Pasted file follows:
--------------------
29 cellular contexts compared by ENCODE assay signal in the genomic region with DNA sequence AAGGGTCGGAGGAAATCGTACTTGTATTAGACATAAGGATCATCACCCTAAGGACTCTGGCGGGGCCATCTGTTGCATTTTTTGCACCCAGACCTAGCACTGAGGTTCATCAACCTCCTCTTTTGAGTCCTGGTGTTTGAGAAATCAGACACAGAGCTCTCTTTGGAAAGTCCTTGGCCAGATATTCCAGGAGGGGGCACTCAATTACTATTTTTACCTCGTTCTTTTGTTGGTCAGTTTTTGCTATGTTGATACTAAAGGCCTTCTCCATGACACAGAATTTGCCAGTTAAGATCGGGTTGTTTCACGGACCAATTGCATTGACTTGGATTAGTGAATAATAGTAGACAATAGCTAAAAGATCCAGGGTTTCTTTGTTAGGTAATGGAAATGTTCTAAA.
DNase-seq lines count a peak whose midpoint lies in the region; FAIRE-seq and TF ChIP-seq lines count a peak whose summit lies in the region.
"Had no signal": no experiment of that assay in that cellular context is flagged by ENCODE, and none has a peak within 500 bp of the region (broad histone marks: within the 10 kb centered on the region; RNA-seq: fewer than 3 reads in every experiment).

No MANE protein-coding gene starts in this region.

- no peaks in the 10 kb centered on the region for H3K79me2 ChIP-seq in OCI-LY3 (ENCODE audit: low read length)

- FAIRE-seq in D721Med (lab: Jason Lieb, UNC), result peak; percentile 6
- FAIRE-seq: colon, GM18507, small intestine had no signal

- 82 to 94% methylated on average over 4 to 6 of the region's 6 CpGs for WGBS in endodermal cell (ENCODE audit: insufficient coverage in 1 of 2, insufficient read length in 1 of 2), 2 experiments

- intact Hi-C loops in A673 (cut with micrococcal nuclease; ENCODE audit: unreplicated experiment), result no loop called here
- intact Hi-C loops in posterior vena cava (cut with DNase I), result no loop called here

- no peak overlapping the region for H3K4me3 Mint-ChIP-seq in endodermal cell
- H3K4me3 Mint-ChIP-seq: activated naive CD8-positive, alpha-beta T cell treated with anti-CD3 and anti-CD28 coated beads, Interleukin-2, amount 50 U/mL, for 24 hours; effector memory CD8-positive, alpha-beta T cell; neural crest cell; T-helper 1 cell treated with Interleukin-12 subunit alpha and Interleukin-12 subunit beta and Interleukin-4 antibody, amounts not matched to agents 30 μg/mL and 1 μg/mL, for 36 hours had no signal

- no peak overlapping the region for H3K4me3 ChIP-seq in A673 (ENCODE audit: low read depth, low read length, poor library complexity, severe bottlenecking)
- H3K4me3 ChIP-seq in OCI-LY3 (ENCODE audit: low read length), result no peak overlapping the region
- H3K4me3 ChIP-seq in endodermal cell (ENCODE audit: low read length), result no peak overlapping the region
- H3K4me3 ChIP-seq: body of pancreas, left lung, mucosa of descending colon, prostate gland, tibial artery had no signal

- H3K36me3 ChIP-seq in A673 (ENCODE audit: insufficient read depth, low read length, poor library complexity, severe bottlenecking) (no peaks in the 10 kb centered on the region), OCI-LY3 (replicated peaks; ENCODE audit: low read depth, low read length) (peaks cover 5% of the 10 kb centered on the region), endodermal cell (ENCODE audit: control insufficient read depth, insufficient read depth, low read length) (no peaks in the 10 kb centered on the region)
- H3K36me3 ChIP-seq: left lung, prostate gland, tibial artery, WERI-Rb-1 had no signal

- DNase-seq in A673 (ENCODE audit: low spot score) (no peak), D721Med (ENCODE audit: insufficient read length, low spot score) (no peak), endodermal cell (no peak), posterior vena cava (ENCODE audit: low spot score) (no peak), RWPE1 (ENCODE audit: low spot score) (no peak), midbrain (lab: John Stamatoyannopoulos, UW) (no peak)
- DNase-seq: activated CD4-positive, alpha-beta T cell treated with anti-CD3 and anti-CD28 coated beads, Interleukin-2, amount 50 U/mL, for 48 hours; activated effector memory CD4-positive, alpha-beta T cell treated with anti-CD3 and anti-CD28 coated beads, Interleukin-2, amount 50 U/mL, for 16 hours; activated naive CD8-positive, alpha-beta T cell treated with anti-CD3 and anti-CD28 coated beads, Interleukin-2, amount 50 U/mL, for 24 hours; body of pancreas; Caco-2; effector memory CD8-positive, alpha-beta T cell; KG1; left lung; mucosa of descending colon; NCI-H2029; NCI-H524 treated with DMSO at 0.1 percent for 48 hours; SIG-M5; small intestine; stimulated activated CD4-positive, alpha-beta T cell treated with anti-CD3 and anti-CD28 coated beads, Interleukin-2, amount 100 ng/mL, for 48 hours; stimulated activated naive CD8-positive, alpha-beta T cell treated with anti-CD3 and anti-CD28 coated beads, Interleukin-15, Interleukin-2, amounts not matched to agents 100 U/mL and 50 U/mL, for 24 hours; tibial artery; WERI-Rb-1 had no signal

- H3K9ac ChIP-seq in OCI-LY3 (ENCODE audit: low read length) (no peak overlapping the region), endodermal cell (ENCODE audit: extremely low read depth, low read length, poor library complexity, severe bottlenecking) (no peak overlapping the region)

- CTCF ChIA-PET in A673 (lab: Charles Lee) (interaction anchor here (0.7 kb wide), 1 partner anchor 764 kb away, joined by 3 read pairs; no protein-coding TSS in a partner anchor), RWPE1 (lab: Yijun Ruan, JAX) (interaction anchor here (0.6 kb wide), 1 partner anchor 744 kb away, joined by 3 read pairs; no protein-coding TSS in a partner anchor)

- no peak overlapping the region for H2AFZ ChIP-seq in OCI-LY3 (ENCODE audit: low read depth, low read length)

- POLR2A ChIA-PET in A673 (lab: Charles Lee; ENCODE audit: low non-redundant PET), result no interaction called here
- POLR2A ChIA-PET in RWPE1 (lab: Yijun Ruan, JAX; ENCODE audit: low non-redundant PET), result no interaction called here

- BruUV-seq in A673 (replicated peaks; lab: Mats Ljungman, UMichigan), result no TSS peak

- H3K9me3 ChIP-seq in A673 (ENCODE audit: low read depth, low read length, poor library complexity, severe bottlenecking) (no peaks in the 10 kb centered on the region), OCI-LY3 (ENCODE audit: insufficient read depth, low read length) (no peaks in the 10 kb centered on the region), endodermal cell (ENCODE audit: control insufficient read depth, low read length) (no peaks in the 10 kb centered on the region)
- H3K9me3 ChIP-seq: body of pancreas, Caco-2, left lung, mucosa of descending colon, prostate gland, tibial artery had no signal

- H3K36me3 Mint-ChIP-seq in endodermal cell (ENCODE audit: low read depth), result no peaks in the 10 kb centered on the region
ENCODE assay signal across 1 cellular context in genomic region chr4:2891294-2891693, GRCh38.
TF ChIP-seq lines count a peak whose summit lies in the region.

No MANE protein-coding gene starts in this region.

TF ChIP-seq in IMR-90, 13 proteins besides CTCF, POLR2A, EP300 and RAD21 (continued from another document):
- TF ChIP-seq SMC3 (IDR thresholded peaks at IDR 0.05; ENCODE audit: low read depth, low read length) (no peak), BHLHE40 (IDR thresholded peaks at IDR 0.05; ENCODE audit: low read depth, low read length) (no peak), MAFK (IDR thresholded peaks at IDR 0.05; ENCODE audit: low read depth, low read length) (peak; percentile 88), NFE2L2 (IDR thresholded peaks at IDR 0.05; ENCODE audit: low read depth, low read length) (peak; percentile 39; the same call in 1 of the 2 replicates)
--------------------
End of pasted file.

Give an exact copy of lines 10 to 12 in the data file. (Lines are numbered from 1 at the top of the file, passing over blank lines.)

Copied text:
- intact Hi-C loops in posterior vena cava (cut with DNase I), result no loop called here

- no peak overlapping the region for H3K4me3 Mint-ChIP-seq in endodermal cell
- H3K4me3 Mint-ChIP-seq: activated naive CD8-positive, alpha-beta T cell treated with anti-CD3 and anti-CD28 coated beads, Interleukin-2, amount 50 U/mL, for 24 hours; effector memory CD8-positive, alpha-beta T cell; neural crest cell; T-helper 1 cell treated with Interleukin-12 subunit alpha and Interleukin-12 subunit beta and Interleukin-4 antibody, amounts not matched to agents 30 μg/mL and 1 μg/mL, for 36 hours had no signal